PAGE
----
Americana artist Stuffy Shmitt is an old NYC rock & roller, singer/songwriter and guitarist who has performed and recorded with everyone from The Band’s Levon Helm to David Johansen of the New York Dolls. About eight years ago, Stuffy went off the rails, consumed by bipolar disorder. Finally, he got himself properly medicated, moved to Nashville and was able to sort out everything he’d created during his bouts of depression & mania. The resulting album, Stuff Happens—featuring guest spots by Aaron Lee Tasjan & Brian Wright—is his finest yet.
Forthcoming single “Mommy and Daddy”—the centerpiece of the record—is a raw, heart-crushing, gorgeously written and produced rumination on returning home to find your once-vibrant parents closing in on the end of their lives. An aching slow-burn that erupts into a memorable chorus, the song deals in stark vignettes that etch themselves into your mind.
Stuffy has been featured recently at American Songwriter, Cowboys & Indians magazine, Punk News, Ditty TV, The Big Takeover, The New York Post & more.
Stuff Happens is Stuffy Shmitt’s first record in eight years because, well, he went crazy. “I was living in New York and my brain was on fire. I got that bipolar thing. I was bouncing between full-blown depression and a jailbreak manic buzz rush. After nearly a decade of getting 86’d from bars in the West Village, I made it to Nashville six years ago and finally got my head screwed on tight enough to make a new record.”
This album finds Shmitt not quite exorcising his demons, but exercising them—wrestling with them until they’ve been knocked around enough to be manageable. “I didn’t realize until the record was finished and my wife, Donna, pointed it out,” Stuffy says, “but this album is all about trauma. Disasters big and small. It was an accident, though. It was all subconscious. I guess, eventually, that shit’s gotta come out.”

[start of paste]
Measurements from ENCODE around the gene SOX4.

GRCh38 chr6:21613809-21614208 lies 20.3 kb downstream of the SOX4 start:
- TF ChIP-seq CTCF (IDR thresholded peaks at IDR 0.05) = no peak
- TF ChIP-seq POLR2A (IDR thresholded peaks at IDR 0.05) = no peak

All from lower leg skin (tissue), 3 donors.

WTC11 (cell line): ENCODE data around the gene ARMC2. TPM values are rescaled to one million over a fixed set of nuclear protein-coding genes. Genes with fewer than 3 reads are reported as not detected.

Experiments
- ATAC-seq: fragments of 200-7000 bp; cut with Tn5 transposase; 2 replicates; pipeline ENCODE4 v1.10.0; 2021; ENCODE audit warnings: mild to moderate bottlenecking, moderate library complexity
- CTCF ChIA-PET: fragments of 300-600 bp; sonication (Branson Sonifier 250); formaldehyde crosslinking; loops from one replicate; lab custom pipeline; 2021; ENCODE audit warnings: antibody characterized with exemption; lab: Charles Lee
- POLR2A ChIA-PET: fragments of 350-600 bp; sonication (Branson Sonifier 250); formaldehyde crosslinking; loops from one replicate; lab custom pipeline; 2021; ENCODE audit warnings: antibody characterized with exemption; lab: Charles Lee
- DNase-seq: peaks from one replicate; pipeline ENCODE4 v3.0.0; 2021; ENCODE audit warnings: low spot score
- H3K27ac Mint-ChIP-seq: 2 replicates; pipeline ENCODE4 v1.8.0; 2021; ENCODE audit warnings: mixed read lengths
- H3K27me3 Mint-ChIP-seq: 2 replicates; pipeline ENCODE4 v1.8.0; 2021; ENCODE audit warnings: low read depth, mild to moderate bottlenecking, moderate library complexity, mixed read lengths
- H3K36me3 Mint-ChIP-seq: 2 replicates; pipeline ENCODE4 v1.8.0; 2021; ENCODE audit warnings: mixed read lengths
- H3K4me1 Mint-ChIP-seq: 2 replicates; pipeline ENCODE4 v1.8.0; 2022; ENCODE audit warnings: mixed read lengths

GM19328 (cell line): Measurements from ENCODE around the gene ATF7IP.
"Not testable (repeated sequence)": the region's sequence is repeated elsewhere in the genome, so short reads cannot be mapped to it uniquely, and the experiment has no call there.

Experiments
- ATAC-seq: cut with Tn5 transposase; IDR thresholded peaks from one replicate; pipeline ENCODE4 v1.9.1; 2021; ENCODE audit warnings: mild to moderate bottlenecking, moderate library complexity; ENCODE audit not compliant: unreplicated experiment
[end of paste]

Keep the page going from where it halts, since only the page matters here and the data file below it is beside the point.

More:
A madcap tour through the folds of Shmitt’s charmingly off-kilter brain, Stuff Happens runs the full spectrum of manic depression in glorious stereophonic sound. There are bizzaro blues rockers and exhausted, desolate Americana ballads—some bleak to the bone, and others begrudgingly grasping at hope; never so naive as to look for a silver lining, but dogged enough to skim the horizon for the dull glimmer of aluminum. And when you need a jolt, there’s plenty of naked, unapologetic, torn-and-frayed American rock & roll to carry you kicking and screaming through all that beautiful sad-bastard music; the full-tilt end of the spectrum best represented by “Sweet Krazy,” a revved-up ode to mania that features fellow Nashville songsmith guitar shredders Aaron Lee Tasjan & Brian Wright.